On a bitter cold night, a Russian countess was taken to a play in a horse-drawn carriage. The driver asked the Lady whether they could take shelter in a nearby inn until the play was over as he was not feeling well.
The Countess thought the question impertinent and directed the two men to wait outside with the carriage in case she wanted to leave early.
The performance and intermission lasted nearly three hours. The play included a heart-rending scenes about a nobleman who refused to allow two of his servants who had fallen in love to marry. In the end, both were killed when they tried to run off to be together.
The Countess was moved to tears and she commented to a friend that the cruelty of the nobleman in the play was barbaric and inexcusable.
She was still sobbing when she exited the theater and found a small crowd gathered around her carriage. She demanded to know what was going on, and the footman fearfully told her that the old driver froze to death while they waited for her.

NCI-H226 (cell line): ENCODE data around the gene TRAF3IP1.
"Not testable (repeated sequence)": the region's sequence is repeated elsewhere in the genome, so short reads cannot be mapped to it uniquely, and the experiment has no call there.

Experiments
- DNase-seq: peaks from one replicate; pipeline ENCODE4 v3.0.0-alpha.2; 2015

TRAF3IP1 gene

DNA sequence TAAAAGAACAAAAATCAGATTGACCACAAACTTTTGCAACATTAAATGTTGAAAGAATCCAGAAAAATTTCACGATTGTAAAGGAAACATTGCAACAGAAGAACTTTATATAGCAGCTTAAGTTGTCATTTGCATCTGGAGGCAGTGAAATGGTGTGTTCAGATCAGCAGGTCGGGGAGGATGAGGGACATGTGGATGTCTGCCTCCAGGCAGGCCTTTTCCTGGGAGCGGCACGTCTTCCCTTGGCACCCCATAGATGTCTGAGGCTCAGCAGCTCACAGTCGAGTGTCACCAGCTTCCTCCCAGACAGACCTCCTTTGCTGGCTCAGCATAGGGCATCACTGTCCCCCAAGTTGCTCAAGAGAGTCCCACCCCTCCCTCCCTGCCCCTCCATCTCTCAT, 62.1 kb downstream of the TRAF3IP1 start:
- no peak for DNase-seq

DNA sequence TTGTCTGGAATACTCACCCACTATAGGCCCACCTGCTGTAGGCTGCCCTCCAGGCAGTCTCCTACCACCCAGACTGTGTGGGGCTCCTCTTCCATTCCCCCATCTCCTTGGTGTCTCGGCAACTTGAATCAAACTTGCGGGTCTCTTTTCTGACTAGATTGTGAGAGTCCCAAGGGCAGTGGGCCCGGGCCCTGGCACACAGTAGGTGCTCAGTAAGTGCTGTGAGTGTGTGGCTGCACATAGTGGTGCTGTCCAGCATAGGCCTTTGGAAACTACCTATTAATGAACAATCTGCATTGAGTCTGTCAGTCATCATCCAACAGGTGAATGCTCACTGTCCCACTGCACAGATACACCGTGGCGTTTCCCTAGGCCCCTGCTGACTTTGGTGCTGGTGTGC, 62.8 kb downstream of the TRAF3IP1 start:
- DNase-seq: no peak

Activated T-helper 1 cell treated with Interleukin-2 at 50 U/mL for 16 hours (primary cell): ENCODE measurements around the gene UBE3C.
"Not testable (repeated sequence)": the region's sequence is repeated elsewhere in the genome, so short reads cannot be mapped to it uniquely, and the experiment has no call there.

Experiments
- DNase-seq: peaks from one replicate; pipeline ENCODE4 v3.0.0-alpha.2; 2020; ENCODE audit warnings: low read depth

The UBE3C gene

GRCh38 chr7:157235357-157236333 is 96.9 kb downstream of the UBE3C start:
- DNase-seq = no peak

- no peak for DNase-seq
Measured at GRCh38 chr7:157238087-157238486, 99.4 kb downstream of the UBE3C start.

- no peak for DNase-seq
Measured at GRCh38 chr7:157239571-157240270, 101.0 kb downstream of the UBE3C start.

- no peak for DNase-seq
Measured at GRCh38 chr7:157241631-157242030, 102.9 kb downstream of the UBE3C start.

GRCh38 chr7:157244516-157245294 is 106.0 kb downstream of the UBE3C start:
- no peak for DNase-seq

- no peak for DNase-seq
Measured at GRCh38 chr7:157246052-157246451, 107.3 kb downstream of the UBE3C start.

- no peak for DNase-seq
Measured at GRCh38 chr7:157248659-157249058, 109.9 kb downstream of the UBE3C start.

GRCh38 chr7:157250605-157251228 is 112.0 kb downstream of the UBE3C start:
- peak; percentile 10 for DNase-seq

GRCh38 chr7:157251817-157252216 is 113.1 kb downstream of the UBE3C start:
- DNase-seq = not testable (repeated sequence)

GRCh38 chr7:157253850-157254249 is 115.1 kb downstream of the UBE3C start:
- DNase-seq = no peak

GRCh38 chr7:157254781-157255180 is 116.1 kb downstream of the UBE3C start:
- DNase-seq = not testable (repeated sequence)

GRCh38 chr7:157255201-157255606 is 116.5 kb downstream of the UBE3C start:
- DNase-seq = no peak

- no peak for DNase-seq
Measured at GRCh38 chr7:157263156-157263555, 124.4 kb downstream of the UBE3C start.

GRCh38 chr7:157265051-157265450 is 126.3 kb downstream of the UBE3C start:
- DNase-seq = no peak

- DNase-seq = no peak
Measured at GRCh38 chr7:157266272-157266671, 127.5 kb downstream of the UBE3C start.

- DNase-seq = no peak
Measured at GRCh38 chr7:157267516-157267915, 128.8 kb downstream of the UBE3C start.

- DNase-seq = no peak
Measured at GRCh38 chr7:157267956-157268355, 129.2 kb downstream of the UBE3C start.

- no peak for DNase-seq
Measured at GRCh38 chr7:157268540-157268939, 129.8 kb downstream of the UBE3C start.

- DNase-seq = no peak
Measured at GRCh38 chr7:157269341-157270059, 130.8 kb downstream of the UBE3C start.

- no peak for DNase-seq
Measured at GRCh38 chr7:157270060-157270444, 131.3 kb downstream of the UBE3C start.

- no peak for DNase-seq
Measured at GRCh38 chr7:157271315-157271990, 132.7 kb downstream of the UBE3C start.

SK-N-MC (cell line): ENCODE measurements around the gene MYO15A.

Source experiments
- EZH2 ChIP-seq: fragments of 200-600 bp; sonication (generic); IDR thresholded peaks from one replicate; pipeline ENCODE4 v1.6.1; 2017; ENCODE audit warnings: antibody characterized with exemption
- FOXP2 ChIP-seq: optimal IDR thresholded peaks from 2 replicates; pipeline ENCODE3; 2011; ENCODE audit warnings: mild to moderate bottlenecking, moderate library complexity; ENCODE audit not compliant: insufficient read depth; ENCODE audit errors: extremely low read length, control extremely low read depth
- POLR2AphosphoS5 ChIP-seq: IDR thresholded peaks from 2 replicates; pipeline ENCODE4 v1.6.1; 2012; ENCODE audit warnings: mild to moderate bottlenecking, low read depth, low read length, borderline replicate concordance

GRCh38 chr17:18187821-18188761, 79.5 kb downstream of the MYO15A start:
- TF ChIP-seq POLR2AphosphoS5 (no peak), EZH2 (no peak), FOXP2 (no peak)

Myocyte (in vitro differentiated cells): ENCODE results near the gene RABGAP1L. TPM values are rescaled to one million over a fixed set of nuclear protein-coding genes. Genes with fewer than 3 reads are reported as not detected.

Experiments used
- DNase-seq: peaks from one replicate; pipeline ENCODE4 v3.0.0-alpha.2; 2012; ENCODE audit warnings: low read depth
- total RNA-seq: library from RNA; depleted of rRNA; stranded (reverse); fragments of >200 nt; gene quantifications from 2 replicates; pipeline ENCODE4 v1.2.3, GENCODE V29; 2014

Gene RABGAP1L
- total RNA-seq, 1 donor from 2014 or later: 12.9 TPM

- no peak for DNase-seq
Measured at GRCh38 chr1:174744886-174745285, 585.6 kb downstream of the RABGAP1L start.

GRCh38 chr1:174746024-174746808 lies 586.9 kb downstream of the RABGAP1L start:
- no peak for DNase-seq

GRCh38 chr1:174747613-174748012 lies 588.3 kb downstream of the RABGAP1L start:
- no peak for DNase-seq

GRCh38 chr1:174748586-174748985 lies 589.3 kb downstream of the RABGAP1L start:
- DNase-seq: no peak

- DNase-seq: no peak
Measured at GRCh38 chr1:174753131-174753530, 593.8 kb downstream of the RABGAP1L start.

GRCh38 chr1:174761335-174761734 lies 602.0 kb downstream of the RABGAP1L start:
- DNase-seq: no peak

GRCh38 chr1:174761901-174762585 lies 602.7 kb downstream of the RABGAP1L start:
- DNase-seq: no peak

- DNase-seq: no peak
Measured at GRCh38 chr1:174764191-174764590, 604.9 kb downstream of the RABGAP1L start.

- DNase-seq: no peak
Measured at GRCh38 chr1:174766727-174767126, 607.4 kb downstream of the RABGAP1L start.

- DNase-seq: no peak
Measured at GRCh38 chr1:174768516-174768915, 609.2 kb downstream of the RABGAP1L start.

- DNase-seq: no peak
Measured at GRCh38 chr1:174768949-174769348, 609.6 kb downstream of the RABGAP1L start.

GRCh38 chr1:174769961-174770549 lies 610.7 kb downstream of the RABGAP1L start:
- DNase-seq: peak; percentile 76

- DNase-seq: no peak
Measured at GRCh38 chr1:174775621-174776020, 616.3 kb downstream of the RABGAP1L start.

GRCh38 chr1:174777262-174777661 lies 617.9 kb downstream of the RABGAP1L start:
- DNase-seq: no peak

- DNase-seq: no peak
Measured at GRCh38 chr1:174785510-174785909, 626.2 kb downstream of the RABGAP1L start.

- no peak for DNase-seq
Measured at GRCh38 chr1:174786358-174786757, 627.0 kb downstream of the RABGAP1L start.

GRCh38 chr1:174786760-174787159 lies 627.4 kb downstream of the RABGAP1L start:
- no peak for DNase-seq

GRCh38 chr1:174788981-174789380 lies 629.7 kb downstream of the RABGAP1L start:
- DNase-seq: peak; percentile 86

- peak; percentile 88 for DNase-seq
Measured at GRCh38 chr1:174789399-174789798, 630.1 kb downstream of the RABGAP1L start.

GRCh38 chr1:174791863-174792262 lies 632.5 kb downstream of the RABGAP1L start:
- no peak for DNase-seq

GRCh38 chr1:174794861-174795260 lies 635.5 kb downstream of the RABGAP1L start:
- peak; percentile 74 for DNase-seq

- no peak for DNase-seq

The Countess was furious demanding who would now drive her home.
So, how could a woman sensitive enough to cry at the plight of fictional characters be so callous about the comfort and health of her own servants?
It’s called “willful blindness,” a defense mechanism allowing folks to see only what they want to see.
I saw a cartoon once that captured the essence of this point: A half-dozen executives are sitting around a conference table, and the chairman announces, “Miss Harris will now hand out the moral blinders.”
The key question is: What are we pretending not to know?
Are there things about nuclear power plants and their ability to survive natural calamities we are pretending not to know?
Are some school administrators willfully pretending not to know about irresponsible teachers or abusive coaches?
We all have moral blind spots. The challenge is to have the humility to find them and the character to fix them.
If you enjoyed this commentary, read Moral Courage – The Engine of Integrity.
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